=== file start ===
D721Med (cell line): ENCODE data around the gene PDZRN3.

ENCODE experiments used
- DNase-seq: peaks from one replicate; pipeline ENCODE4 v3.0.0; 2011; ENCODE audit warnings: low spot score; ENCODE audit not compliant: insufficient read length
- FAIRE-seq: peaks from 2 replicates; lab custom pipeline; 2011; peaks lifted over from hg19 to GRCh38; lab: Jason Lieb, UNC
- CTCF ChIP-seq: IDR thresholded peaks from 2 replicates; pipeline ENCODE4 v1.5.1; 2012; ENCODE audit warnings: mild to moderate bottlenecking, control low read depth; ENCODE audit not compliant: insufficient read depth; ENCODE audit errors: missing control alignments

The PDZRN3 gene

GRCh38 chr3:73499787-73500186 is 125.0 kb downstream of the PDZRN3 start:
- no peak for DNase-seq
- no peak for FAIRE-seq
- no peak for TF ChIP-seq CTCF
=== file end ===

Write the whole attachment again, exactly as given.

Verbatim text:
D721Med (cell line): ENCODE data around the gene PDZRN3.

ENCODE experiments used
- DNase-seq: peaks from one replicate; pipeline ENCODE4 v3.0.0; 2011; ENCODE audit warnings: low spot score; ENCODE audit not compliant: insufficient read length
- FAIRE-seq: peaks from 2 replicates; lab custom pipeline; 2011; peaks lifted over from hg19 to GRCh38; lab: Jason Lieb, UNC
- CTCF ChIP-seq: IDR thresholded peaks from 2 replicates; pipeline ENCODE4 v1.5.1; 2012; ENCODE audit warnings: mild to moderate bottlenecking, control low read depth; ENCODE audit not compliant: insufficient read depth; ENCODE audit errors: missing control alignments

The PDZRN3 gene

GRCh38 chr3:73499787-73500186 is 125.0 kb downstream of the PDZRN3 start:
- no peak for DNase-seq
- no peak for FAIRE-seq
- no peak for TF ChIP-seq CTCF